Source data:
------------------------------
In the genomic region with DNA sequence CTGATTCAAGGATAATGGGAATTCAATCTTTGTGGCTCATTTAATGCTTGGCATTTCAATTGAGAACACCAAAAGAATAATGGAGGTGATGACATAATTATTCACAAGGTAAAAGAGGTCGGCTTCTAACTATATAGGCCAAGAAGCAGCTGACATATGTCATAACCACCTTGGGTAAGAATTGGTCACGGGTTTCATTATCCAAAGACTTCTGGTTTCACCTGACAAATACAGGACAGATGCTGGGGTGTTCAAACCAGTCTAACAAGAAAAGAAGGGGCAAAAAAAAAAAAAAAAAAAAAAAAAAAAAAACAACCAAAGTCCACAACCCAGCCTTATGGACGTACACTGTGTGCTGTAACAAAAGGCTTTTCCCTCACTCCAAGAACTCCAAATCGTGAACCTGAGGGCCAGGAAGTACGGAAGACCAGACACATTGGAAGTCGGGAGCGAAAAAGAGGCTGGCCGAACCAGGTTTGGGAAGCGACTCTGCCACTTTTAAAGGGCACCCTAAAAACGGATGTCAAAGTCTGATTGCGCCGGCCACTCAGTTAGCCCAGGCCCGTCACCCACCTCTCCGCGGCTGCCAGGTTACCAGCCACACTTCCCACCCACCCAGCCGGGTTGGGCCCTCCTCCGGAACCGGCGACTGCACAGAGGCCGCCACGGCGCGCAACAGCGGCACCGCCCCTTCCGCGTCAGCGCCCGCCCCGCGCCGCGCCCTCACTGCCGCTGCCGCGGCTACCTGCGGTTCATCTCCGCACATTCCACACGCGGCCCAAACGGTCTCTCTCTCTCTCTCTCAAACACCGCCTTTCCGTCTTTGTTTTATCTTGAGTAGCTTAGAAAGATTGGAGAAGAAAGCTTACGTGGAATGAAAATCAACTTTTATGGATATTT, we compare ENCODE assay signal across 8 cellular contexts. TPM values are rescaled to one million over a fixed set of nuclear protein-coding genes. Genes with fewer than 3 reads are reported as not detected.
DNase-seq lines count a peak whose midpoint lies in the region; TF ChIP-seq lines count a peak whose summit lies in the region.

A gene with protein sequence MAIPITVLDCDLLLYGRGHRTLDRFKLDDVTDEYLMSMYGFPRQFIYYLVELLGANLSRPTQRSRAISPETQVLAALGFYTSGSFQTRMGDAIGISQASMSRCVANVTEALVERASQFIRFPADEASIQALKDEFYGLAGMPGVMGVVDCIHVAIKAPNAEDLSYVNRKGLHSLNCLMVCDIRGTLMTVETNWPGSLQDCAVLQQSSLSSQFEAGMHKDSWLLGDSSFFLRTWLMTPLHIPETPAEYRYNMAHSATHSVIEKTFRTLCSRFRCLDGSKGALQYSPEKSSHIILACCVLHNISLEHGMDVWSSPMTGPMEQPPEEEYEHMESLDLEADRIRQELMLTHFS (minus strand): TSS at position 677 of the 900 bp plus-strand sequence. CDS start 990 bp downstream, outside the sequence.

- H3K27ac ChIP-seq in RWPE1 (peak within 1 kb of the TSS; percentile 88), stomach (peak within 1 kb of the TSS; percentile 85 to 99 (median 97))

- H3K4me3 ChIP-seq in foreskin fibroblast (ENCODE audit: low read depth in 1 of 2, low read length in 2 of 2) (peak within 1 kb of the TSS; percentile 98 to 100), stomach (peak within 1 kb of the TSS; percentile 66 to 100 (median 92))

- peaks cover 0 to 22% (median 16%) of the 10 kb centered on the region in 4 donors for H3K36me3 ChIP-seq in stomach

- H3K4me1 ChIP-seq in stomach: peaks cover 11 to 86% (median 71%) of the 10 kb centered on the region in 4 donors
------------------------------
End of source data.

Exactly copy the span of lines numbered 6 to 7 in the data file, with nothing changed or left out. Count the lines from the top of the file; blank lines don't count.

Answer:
- peaks cover 0 to 22% (median 16%) of the 10 kb centered on the region in 4 donors for H3K36me3 ChIP-seq in stomach

- H3K4me1 ChIP-seq in stomach: peaks cover 11 to 86% (median 71%) of the 10 kb centered on the region in 4 donors